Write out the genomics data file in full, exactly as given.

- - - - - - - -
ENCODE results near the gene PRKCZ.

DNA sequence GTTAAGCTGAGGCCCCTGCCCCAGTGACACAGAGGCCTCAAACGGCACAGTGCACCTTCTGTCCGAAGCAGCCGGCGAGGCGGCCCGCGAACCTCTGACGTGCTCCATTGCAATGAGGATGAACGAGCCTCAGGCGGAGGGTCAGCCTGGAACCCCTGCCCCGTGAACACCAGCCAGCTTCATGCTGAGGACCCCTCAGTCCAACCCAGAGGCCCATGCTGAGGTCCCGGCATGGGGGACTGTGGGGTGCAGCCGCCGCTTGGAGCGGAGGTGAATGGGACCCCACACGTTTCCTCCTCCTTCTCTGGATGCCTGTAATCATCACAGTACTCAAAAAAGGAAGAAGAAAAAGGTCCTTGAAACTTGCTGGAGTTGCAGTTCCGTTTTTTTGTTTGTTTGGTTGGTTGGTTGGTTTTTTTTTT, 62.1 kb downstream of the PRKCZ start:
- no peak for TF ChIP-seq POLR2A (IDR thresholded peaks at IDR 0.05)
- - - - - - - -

ENCODE results near the gene PRKCZ.

DNA sequence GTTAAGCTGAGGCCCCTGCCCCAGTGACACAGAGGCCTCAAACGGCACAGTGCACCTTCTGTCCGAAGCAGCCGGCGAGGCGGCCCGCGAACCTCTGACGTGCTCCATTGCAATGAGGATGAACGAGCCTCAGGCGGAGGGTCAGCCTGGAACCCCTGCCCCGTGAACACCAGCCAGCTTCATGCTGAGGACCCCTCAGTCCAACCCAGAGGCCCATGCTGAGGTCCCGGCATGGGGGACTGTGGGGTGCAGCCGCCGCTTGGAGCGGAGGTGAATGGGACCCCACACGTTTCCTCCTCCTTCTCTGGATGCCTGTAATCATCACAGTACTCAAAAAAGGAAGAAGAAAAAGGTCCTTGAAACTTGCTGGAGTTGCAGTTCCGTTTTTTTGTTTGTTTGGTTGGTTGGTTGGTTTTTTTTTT, 62.1 kb downstream of the PRKCZ start:
- no peak for TF ChIP-seq POLR2A (IDR thresholded peaks at IDR 0.05)